Shuswap Watershed Council receives reply letter from Minister of Environment regarding algal bloom, new commitments made for monitoring and action The Shuswap Watershed Council (SWC) has received a reply directly from Hon. George Heyman, provincial Minister of Environment and Climate Change Strategy.

The SWC originally wrote to Minister Heyman in October to relay their concerns about persistent algal blooms that occurred in Salmon Arm Bay in 2022 and in 2020. “We wanted to make sure the Minister was aware of the extent and severity of the algal bloom last
August, and ask for his Ministry to investigate and correct the water quality problems that are impacting Salmon Arm Bay,” said Jay Simpson, Chair of the SWC.

The Minister’s response pointed to a recent assessment by provincial staff of water quality in the Salmon River, the river that flows into Shuswap Lake at Salmon Arm Bay. Although the letter didn’t specify the results of the assessment, it did state that the Ministry will do further investigations about nutrient inputs to the lake – a key factor in the formation of an algal bloom – and it will work to reduce nutrient inputs where possible.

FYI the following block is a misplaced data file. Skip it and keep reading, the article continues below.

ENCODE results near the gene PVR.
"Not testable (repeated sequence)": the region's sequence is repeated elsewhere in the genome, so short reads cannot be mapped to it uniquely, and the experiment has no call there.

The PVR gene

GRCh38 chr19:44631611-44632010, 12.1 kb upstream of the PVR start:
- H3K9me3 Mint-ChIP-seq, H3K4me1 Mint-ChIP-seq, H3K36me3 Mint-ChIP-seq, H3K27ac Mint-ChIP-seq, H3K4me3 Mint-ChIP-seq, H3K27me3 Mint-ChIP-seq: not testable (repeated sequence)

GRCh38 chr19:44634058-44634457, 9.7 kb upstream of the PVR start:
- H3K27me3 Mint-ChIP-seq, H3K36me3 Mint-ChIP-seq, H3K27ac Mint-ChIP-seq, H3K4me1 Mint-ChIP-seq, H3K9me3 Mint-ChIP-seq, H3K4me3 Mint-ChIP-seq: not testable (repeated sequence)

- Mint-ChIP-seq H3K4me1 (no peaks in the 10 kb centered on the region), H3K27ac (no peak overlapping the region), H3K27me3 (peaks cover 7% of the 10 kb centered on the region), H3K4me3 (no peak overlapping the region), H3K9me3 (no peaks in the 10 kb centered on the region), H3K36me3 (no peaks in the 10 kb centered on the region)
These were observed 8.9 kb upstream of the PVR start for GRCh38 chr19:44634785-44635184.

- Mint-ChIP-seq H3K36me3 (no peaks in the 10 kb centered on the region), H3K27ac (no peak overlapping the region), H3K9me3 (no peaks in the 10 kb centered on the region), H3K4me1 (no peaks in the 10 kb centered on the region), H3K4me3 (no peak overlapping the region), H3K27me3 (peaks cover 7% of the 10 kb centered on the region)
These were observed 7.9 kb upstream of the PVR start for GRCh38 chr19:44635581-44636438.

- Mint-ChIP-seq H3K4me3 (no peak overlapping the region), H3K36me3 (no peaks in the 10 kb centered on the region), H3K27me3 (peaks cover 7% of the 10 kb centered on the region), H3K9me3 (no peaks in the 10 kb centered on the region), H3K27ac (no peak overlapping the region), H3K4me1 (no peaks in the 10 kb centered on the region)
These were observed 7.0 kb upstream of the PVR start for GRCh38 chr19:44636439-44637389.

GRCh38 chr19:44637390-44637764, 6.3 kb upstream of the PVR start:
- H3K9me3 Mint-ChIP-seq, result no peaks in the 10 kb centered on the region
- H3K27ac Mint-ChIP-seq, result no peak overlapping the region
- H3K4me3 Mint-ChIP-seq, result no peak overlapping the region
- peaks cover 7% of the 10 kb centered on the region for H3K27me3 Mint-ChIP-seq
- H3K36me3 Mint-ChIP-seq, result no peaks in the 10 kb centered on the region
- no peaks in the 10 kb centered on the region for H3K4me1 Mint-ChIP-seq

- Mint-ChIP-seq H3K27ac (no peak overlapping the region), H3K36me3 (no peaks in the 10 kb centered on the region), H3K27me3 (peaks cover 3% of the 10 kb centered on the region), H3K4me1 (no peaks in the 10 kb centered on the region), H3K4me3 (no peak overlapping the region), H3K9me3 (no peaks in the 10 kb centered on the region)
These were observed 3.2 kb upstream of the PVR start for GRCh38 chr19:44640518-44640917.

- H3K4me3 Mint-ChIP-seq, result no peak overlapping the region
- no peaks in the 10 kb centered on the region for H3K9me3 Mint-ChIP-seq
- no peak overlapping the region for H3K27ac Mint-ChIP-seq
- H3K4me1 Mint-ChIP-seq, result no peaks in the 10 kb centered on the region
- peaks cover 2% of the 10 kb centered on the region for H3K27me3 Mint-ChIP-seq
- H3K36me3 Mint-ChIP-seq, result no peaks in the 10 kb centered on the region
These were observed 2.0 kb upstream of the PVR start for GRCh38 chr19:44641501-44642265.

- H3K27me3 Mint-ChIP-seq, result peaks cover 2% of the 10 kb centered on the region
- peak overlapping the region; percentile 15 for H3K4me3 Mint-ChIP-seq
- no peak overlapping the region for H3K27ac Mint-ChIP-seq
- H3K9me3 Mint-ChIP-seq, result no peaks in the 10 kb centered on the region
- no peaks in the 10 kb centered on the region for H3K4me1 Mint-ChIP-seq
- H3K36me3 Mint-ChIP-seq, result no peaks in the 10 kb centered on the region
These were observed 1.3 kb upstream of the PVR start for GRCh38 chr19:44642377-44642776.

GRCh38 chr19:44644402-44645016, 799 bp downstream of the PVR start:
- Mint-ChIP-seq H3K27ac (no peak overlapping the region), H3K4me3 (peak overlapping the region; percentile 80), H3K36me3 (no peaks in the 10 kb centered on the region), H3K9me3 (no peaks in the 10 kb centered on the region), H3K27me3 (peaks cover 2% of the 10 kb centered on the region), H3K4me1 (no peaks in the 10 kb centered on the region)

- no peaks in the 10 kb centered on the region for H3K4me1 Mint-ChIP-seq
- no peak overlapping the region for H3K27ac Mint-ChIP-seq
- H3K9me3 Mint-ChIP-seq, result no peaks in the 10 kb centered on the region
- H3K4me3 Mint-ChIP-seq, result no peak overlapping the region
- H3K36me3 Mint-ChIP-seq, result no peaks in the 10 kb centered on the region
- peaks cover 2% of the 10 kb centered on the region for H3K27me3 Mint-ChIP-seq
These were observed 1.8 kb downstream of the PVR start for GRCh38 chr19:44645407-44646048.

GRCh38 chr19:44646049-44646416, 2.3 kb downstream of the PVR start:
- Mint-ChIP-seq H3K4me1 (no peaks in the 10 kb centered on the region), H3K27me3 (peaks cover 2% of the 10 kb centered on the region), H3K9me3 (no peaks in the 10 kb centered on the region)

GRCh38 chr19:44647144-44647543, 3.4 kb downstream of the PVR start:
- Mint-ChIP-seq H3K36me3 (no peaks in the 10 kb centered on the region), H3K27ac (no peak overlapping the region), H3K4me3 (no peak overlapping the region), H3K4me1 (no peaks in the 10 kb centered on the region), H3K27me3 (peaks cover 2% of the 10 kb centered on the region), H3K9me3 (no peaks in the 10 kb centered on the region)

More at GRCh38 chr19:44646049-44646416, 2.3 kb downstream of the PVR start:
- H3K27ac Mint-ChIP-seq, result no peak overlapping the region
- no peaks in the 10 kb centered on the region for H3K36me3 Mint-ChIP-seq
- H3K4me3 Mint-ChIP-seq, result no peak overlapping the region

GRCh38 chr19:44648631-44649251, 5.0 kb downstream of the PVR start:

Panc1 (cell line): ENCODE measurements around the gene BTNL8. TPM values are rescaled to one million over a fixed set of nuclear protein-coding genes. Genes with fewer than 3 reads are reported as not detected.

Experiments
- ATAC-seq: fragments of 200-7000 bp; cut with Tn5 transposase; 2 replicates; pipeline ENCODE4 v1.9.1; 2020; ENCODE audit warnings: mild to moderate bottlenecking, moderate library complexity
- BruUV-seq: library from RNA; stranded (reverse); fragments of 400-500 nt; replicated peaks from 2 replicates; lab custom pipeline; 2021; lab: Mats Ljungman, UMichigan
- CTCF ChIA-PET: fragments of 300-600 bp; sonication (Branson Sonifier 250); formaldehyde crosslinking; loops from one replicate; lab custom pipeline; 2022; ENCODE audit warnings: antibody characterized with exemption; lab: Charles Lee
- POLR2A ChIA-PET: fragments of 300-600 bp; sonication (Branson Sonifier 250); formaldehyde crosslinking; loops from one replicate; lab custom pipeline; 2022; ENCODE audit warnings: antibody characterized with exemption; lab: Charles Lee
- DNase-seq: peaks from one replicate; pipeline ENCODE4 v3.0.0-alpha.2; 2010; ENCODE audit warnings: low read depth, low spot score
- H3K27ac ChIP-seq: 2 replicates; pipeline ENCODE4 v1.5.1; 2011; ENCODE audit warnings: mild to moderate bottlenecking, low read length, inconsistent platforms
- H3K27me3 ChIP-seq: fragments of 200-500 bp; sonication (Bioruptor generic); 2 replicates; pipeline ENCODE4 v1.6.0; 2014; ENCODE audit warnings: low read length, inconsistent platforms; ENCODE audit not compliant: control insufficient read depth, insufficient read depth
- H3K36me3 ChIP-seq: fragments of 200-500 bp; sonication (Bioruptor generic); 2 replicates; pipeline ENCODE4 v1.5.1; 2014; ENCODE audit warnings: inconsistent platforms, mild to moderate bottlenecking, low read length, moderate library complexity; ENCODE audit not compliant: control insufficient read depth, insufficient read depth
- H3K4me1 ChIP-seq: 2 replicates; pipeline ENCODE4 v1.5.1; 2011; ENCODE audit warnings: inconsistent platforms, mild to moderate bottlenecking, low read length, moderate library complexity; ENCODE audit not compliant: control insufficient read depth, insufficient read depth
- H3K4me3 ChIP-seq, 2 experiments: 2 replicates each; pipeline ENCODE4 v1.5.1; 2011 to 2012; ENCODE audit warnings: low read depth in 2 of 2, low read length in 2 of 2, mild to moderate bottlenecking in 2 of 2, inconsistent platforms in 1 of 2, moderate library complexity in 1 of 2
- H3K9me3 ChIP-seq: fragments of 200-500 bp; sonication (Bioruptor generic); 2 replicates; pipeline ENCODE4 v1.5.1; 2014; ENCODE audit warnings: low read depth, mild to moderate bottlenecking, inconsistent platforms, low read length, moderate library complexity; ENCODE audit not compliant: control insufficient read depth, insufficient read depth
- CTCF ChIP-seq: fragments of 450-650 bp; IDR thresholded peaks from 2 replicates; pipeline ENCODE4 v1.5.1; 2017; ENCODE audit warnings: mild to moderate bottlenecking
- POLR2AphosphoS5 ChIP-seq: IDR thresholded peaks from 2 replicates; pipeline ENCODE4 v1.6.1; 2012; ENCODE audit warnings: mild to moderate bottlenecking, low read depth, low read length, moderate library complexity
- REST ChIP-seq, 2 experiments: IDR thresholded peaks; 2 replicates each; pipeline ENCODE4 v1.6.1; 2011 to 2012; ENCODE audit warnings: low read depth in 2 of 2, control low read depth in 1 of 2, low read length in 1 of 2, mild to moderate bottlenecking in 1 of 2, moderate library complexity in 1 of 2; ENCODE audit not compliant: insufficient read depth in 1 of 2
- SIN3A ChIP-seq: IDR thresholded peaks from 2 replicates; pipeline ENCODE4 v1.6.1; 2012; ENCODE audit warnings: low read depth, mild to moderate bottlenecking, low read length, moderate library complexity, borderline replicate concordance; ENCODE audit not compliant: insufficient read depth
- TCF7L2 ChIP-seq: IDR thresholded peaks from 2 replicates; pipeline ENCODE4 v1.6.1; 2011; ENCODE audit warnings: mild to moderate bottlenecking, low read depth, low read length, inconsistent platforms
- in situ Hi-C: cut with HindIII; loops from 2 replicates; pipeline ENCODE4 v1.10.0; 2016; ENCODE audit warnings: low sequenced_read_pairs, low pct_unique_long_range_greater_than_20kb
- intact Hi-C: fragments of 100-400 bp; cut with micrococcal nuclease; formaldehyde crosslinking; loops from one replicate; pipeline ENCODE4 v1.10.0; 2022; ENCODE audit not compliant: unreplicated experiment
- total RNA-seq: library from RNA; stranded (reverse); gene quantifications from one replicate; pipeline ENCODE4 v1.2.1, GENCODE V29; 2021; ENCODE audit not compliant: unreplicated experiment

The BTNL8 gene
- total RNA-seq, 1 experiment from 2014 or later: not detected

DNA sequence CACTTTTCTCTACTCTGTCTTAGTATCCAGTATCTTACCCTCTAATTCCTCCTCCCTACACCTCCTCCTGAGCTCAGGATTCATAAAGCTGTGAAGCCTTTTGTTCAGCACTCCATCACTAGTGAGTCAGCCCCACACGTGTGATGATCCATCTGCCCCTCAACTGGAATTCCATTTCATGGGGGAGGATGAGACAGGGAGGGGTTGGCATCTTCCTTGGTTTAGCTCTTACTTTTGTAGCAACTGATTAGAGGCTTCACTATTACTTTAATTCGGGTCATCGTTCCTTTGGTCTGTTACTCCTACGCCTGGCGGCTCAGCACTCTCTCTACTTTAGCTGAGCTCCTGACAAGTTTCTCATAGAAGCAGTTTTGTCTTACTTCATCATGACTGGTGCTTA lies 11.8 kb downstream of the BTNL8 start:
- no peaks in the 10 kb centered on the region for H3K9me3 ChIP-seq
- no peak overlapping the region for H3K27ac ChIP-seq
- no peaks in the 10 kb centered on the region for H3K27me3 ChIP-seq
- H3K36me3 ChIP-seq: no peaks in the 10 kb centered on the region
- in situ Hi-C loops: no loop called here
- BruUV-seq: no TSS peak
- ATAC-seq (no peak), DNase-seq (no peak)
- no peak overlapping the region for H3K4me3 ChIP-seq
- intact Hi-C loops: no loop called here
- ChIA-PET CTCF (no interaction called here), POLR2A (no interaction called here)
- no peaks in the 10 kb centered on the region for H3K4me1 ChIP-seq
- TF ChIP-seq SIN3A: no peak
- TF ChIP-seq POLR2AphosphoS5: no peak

The Shuswap Watershed Council is already well aware of nutrient contributions to the lake via the Salmon River. The SWC worked with a research team from UBC-Okanagan to do a thorough study on this; the results of which showed that agriculture and homes in the valley bottom of the Salmon River are the largest source of nutrient inputs to the river – results that are consistent with other, similar studies across North America. With those results in-hand, the SWC developed a Water Quality Grant Program to provide funds to farms to implement new, improved nutrient management practices that ultimately help to protect water quality. The Minister’s letter also mentioned promotion and enforcement of the Agricultural Environmental Management Code, a provincial regulation that came into effect in 2019 and is being phased in over a number of years, and that aims to ensure agricultural practices are consistent with the protection of clean water and air.

Minister’s Heyman letter also expressed appreciation for work that the SWC has done to educate and inform residents about water quality, and about protection of water quality such as through the SWC’s recently published Phosphorus Action Plan. “Keeping Shuswap Lake pristine will take a combination of educational and regulatory actions. The SWC can do education and provide incentives, but the regulatory and monitoring work is the Province’s mandate,” Simpson says.

The SWC’s letter to Minister Heyman and the Minister’s reply letter can be found on the SWC’s website.


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